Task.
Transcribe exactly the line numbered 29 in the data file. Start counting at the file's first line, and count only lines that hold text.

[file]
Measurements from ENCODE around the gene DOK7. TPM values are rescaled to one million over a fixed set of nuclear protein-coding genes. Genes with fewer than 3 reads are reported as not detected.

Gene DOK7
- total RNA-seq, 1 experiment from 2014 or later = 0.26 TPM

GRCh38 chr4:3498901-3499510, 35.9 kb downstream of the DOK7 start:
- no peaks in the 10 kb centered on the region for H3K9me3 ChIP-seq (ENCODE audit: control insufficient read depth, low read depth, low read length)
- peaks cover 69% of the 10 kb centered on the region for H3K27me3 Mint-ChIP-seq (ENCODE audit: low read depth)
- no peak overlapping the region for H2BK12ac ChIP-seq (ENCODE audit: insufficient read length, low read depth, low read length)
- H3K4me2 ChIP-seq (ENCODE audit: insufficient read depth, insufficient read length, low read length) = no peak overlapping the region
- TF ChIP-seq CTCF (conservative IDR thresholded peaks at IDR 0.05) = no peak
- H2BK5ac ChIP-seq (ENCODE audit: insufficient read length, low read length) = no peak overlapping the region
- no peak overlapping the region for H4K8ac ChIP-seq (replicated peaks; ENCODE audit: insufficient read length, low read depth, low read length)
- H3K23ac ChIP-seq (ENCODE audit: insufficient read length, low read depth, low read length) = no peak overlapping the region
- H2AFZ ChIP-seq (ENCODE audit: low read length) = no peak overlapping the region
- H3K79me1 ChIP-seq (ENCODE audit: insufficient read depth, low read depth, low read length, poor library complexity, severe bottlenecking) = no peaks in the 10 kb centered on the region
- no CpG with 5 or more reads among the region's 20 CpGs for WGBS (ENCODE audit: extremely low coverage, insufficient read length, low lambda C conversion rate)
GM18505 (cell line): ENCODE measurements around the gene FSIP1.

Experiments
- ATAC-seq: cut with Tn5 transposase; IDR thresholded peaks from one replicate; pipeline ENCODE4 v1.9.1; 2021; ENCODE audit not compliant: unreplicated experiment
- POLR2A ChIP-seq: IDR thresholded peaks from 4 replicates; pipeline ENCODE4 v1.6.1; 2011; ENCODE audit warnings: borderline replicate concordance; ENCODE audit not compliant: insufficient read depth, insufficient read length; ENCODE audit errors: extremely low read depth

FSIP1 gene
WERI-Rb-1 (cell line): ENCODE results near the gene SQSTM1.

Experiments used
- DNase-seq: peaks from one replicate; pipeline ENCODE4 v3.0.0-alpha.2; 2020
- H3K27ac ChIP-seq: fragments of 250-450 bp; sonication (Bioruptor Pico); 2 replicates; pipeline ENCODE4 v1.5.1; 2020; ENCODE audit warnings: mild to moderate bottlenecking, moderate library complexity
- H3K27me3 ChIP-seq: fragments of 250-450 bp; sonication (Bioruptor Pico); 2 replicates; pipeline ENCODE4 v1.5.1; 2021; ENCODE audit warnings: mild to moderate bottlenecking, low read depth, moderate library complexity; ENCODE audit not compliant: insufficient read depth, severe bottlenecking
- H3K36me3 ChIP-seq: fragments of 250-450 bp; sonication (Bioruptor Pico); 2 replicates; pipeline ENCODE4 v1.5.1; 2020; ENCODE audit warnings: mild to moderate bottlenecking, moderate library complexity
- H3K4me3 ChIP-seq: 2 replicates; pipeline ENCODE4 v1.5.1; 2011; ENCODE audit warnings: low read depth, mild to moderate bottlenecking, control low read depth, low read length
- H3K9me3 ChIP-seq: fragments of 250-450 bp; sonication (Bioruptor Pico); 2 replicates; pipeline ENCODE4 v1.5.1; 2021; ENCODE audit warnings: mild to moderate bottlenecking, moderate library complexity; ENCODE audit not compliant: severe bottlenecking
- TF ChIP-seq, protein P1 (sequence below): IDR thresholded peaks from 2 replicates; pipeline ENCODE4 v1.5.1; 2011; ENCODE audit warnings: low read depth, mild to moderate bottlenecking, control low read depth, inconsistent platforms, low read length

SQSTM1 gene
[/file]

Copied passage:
- TF ChIP-seq, protein P1 (sequence below): IDR thresholded peaks from 2 replicates; pipeline ENCODE4 v1.5.1; 2011; ENCODE audit warnings: low read depth, mild to moderate bottlenecking, control low read depth, inconsistent platforms, low read length